10 Things People Won’t Tell You When You Lose Your Job
You can wallow, or see your job loss as an opportunity for self-discovery.
Ariane de Bonvoisin, author of The First 30 Days: Your Guide to Making Any Change Easier, shares tips for coping with a job loss.
Give yourself some real time to figure out your next step. That may mean weeks, not a few hours! Don’t feel compelled to jump right back into the work force. You will feel some shock—the same way you would feel shock after any loss. Take some time to deal with that. When you are ready to jump back in, keep your options open. This might be a good time to explore a new field that you’ve always wanted to try but never had the time to, start a business, or go back to school.
The next job you take may be a transitional one. Whether it’s full or part time, embrace it. Every experience is a valuable one and you never know where it may lead. It’s OK to freelance or find part-time work to get some cash flow until you find the perfect new position. In fact, you may find that you don’t need a full-time job as much as you thought you did to be happy and secure.
Find companies with missions and values that you can get behind. Employers are much more interested in candidates who have a passion for the company than someone who is just looking for a paycheck. Remember, your resume and cover letter are not unique. With the huge number of layoffs today, there are likely to be many more people you have to compete against for a single position. You have to find new skills and new selling points in your abilities to highlight on your resume and your social networking pages.
Your reputation and your online persona play much more of a role in getting you a new job than your resume or your cover letter ever could. Your profiles on Facebook and LinkedIn should be spruced up and optimized as much as possible to make you as attractive as you can be to a potential employer. And don’t forget to Google yourself to see what comes up.
Celebrate, and maybe even take a vacation. You probably didn’t take time away while you were at your last job—use this period of adjustment to break free. It’ll give you a chance to get some perspective. Have drinks or a party and celebrate being laid off—along with these others things you should make sure to do after being laid off. Put a positive spin on this. Enjoy yourself. This will be one of the few times in life that you’re unencumbered by work. Read. Sleep. Do all the things you never get to do…believe it or not, you’ll miss this time when it’s gone.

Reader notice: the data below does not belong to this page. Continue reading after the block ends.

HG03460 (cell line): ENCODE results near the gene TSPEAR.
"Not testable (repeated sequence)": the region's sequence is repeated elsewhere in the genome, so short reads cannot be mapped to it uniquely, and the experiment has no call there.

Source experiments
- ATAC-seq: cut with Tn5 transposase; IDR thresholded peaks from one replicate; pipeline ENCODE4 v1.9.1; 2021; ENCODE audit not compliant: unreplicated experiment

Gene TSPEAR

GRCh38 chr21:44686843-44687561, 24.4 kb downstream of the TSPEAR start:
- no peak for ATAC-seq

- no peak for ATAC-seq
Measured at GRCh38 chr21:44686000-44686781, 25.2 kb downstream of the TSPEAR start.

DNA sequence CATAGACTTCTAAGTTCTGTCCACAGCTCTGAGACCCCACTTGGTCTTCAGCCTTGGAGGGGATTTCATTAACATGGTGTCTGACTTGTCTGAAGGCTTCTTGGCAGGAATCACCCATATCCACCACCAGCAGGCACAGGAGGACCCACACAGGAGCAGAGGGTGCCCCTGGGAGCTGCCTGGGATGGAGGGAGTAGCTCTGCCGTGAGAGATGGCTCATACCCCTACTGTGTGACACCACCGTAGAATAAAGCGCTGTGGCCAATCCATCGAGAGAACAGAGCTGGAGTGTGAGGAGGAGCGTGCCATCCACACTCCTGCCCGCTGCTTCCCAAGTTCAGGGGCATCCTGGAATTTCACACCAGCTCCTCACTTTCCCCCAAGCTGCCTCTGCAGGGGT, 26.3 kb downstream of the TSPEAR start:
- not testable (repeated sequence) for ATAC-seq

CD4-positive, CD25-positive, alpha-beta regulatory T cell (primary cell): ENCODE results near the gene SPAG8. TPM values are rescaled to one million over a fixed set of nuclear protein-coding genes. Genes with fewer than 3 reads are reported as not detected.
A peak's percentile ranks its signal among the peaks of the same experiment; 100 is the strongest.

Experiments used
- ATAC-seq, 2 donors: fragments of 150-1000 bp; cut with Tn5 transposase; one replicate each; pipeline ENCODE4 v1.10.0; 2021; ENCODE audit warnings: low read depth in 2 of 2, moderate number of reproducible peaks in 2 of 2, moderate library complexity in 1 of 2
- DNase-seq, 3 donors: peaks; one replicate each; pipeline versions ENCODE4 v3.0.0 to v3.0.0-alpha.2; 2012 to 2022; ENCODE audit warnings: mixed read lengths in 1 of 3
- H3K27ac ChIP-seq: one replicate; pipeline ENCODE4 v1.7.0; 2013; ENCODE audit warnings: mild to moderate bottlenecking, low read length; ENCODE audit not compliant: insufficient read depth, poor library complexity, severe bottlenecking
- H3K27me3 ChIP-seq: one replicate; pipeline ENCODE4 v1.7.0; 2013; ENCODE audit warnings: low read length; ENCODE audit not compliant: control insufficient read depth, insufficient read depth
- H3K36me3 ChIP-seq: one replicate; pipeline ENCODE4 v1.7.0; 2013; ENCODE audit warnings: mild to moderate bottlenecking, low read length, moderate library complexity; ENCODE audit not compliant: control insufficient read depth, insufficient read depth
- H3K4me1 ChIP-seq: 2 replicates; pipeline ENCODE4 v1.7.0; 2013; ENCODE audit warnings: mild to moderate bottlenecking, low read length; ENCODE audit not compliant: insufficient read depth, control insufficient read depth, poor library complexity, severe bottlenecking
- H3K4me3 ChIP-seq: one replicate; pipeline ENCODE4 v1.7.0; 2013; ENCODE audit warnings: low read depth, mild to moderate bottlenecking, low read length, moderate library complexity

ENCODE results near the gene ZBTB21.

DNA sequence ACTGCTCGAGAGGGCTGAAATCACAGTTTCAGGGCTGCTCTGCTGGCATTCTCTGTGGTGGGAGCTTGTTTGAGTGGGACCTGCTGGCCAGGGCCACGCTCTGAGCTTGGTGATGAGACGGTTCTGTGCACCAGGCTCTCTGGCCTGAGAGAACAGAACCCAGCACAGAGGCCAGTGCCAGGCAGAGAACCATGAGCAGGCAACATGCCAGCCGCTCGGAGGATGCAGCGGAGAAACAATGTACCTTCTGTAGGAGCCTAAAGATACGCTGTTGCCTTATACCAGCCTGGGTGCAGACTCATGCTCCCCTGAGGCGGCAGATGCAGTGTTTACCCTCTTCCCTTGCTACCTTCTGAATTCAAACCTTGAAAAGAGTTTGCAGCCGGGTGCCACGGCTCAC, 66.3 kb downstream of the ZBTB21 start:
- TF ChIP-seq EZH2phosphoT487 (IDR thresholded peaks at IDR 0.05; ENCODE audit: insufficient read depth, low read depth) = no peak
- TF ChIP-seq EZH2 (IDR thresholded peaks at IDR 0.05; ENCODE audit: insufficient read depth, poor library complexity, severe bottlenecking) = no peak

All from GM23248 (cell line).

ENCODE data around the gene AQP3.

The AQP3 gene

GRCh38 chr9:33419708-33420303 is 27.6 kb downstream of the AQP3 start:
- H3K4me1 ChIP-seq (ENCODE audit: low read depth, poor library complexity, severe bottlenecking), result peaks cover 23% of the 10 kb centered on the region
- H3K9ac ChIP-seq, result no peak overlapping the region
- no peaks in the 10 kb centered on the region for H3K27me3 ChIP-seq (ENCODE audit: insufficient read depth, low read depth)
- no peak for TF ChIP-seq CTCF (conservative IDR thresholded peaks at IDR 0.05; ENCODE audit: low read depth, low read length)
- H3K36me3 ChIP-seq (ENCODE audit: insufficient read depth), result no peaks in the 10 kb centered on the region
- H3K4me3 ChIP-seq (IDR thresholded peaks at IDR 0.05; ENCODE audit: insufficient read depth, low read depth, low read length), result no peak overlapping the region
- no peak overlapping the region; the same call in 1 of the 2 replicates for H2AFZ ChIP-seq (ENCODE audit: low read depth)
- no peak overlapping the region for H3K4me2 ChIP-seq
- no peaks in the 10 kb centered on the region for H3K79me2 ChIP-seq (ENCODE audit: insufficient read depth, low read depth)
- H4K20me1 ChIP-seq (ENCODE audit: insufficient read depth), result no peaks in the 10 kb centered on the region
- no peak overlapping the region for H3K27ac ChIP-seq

Use your health insurance while you still have it. I bet you haven’t been taking care of yourself or haven’t had the time. Get a full physical, go to the dentist. You can also explore meditation, acupuncture, or other complimentary therapies that can help you de-stress. Finding your next dream job is an endurance test and requires a lot of energy. Start eating well, do a cleanse, and go to the gym. Your energy and self-esteem will get a boost and this will be felt by everyone around you, including future employers.
Realize that something good will come from this. (I call this The Change Guarantee.) Write it down somewhere visible. In the end, this job loss is probably a good thing. Make yourself write a list of 3 things that help you see the upside from this downside. You’ll end up better off, no matter what. You may not see it now, but you’ll triumph over this job loss in ways you couldn’t imagine.
Don’t rehash the story, blame something or someone for the loss, or explain it to everyone ad nauseam. Blame never accomplishes anything. Don’t get addicted to your story of why you got fired or how unlucky you are, because it will hold you back. There is no shame or embarrassment to be had. Every successful person has lost a job at some stage. Instead of feeling shame, honor this as just a life change that will make you stronger. Stick around optimistic people, not victim circles. Ask yourself, “Who are you not thinking of that can help you?” And also, “Who is holding you back?”
Always frame things in the positive. Say things like “I’m excited I’m back in the job market. It has given me a chance to really go after a job that I love,” as opposed to, “I recently got fired/lost my job.” People who are optimists and have positive beliefs will always get through this change better than others.
Let go of the way life should have gone. Resisting the job loss causes more pain. Sometimes you know why you were fired, sometimes you just don’t. Don’t waste any time figuring it out. Be mature about anything you feel may have contributed to it. See the difference between reality and illusion (reality is you lost your job, illusion is you’ll never find another job.) Take a moment to go inside yourself, get silent and listen to your intuition. Some of your best ideas will come when you slow down enough and tune in.
Looking for a job is now your job. It may take a lot longer to find a new job than you think it will. Many people are running out their unemployment benefits, taking six months or more to find a new job. You might have to settle for less. We’re in a tough economic climate and the dream job you want might not be available for the next few years. Some jobs leave the market and never come back, and you may be facing that reality. Don’t get discouraged. Remember, even in a bad economy, there are always jobs for good people.